Sunday, May 8, 2016

Pioneering Founder and Trailblazer in Electrical Engineering

Dr. Carol Espy-Williams

University of Maryland (UMD) - Professor, Electrical and Computer Engineering (ECE)
Institute for Systems Research (ISR), Faculty Member
CEO & Founder - OmniSpeech

Academic Research

Communications and Signal Processing Laboratory (CSPL)

Professor Espy-Wilson's research interests include the integration of engineering, linguistics and speech acoustics to study speech communication. She is developing an approach to speech recognition based on phonetic features, articulatory parameters and landmarks to better address variability in the speech signal. She also conducts research in the areas of speech production, speech enhancement, speaker recognition, single-channel speaker separation and language and genre detection in audio content analysis and forensics. A major focus of her research is to gain a better understanding of the relationship between articulation, acoustics and perception and to use this knowledge to develop effective speech technologies. Prof. Espy-Wilson heads the Speech Communication Lab where postdoctoral, graduate and undergraduate students perform research. Her research has been largely supported by grants from the National Science Foundation and the National Institutes of Health. Professor Espy-Wilson teaches the undergraduate courses Numerical Techniques in Engineering (ENEE 241), Signals and Systems (ENEE 322), Digital Signal Processing (ENEE 425), and the advanced graduate level course, Speech and Audio Processing, ENEE 632.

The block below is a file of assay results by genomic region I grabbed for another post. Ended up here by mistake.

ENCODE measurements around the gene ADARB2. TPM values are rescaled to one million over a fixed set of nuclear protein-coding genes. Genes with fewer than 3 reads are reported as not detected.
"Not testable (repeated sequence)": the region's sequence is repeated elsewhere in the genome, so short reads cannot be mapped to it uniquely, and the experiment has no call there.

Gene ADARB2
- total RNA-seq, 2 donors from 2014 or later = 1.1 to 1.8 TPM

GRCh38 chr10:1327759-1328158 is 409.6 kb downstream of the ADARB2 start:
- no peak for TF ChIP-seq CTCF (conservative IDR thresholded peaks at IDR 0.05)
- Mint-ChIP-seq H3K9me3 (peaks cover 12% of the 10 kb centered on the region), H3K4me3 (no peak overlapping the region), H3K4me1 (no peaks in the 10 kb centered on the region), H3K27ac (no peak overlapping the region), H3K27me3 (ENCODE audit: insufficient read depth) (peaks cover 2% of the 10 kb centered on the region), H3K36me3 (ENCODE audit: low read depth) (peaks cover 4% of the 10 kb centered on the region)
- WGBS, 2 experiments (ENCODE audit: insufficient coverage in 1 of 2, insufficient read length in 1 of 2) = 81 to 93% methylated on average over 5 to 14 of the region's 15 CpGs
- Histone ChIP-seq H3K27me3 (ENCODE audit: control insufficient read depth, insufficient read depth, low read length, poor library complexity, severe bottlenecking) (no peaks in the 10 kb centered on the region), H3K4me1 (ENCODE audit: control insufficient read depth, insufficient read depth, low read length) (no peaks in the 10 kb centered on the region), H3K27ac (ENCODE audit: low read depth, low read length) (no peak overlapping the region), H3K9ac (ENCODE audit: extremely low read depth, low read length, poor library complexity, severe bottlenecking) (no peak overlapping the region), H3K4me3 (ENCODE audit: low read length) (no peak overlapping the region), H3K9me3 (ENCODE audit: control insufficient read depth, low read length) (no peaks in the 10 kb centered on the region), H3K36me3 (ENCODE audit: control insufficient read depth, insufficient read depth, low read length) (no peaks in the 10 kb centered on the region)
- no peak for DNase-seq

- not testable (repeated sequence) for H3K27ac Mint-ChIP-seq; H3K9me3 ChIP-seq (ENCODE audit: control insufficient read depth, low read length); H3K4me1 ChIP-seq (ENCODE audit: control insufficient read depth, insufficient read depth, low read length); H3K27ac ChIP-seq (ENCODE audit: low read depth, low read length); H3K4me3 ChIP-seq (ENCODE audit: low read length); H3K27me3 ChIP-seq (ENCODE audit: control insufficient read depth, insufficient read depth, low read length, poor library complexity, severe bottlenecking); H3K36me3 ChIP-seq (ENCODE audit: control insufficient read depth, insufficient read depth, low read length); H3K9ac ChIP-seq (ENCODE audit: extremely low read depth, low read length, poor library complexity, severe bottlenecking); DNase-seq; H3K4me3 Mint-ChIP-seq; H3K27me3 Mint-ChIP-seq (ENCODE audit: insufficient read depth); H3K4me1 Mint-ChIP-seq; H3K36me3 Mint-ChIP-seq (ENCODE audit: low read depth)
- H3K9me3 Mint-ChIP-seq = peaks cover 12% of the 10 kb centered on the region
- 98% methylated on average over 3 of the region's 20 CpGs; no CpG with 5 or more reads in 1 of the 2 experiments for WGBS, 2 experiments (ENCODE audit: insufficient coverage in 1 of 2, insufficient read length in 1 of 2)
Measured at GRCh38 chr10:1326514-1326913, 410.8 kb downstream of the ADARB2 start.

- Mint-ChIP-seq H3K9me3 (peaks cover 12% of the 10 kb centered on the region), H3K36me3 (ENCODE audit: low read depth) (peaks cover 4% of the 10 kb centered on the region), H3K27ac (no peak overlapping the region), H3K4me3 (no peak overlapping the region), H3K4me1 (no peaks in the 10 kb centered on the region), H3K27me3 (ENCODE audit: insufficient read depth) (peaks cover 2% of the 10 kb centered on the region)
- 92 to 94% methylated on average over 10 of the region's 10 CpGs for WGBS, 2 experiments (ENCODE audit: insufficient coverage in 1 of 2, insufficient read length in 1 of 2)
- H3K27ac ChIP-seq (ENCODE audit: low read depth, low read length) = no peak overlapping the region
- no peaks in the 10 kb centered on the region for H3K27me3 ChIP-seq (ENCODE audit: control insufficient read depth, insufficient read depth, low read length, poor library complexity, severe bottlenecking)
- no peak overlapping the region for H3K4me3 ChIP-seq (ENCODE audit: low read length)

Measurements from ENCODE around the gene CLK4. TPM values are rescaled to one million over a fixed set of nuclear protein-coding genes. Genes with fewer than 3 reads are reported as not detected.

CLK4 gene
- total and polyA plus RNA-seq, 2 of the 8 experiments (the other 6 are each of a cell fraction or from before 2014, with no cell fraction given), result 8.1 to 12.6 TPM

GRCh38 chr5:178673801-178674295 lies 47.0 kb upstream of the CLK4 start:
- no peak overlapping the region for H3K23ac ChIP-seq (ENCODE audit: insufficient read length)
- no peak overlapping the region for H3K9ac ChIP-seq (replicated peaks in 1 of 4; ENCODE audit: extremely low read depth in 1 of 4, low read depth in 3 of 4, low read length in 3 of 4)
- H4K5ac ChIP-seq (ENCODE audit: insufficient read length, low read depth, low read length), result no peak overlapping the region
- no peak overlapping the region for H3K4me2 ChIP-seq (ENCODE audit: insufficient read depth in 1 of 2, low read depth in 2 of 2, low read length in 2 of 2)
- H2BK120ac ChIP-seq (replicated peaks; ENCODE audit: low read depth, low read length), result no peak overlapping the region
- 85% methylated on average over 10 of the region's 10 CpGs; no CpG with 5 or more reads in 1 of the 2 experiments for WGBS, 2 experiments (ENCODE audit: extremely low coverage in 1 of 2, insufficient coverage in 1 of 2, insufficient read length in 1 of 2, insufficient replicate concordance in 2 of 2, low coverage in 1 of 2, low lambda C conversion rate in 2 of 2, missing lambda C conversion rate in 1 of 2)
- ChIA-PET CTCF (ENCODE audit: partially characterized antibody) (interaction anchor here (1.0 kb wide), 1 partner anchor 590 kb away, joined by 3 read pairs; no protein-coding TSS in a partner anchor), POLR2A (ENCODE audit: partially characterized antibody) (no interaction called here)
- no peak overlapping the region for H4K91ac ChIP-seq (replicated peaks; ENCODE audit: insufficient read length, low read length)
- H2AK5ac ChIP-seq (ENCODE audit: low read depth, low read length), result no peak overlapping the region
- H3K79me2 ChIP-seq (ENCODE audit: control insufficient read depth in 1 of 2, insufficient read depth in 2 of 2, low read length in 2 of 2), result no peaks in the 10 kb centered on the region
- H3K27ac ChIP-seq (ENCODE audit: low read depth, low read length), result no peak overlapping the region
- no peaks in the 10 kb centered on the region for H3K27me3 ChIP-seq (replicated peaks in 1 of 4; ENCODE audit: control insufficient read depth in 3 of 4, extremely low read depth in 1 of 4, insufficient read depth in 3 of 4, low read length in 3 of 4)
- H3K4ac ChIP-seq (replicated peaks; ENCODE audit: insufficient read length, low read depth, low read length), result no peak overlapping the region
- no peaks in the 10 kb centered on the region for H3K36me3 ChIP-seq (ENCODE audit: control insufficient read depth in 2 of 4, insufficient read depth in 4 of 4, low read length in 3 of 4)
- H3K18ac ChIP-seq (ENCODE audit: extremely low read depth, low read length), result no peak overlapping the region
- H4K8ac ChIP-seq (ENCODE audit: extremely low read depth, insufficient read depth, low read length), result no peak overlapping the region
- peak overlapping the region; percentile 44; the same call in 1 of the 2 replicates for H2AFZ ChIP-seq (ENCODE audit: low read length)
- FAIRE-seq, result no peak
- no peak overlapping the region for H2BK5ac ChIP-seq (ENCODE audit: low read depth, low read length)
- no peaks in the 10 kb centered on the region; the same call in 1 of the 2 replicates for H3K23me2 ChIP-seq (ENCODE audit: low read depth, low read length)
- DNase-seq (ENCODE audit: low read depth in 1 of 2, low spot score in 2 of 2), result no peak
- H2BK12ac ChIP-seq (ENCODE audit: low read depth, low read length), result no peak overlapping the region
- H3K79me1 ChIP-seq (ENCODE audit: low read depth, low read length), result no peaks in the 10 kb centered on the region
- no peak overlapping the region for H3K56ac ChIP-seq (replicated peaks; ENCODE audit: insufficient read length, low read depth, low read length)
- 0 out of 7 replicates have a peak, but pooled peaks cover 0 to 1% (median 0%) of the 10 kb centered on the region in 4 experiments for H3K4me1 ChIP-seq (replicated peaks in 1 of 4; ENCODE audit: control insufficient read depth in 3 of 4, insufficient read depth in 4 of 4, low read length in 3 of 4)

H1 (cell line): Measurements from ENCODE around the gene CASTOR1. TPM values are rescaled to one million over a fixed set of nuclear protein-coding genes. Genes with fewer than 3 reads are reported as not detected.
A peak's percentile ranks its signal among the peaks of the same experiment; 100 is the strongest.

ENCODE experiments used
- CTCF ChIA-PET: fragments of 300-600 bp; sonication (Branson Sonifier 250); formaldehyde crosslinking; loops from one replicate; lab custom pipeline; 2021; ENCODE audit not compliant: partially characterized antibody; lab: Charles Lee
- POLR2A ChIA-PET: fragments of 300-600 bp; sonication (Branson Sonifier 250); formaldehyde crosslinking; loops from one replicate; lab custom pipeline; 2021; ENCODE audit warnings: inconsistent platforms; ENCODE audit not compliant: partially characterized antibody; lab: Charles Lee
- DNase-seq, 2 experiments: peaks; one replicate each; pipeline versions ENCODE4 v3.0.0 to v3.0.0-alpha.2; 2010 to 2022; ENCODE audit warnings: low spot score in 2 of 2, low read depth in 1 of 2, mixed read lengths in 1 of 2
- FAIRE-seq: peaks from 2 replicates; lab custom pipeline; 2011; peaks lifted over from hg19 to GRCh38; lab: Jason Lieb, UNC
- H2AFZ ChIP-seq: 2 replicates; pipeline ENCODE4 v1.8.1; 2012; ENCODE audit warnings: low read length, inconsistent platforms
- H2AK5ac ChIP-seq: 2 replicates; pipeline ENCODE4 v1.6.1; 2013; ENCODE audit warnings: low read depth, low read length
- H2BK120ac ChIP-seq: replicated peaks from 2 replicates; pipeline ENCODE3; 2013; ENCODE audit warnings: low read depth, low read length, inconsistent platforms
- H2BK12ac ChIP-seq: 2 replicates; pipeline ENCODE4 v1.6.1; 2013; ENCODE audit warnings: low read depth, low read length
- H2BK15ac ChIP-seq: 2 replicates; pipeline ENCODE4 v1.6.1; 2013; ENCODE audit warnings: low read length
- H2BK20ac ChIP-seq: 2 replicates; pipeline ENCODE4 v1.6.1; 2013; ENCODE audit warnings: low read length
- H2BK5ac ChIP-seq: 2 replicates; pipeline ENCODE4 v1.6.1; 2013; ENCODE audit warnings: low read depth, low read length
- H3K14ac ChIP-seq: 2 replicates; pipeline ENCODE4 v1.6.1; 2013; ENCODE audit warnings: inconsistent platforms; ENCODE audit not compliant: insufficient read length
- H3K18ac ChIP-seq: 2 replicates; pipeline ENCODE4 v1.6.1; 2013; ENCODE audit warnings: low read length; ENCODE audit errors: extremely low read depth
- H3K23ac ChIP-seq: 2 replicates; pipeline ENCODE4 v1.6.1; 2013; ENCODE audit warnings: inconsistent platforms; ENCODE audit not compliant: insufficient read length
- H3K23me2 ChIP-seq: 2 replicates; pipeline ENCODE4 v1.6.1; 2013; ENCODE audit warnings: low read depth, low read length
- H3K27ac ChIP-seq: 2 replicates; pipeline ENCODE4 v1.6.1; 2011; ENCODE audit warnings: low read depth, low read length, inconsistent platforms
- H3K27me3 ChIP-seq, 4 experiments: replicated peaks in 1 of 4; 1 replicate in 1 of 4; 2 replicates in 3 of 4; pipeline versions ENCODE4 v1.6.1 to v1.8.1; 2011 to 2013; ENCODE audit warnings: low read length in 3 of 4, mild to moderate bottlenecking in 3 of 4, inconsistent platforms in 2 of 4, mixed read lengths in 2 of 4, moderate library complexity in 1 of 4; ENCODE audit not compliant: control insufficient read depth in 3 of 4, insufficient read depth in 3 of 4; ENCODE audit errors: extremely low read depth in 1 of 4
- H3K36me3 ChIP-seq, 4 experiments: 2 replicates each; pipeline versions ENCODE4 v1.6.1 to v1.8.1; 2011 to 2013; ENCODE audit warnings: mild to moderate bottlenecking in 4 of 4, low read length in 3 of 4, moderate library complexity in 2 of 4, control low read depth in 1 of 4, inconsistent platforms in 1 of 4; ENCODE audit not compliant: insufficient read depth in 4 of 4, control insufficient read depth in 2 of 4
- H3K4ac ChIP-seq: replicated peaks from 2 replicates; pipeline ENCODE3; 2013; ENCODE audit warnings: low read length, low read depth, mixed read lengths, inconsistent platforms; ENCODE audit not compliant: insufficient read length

Carol Espy-Wilson received her B.S. in Electrical Engineering from Stanford University in 1979. She received her SM and Ph.D. degrees in Electrical Engineering from MITin 1984 and 1987, respectively. She was on faculty at Boston University from 1990 to 2001 and is Professor in the Electrical and Computer Engineering Department at the University of Maryland, College Park. She directs the Speech Communication Lab at UMD.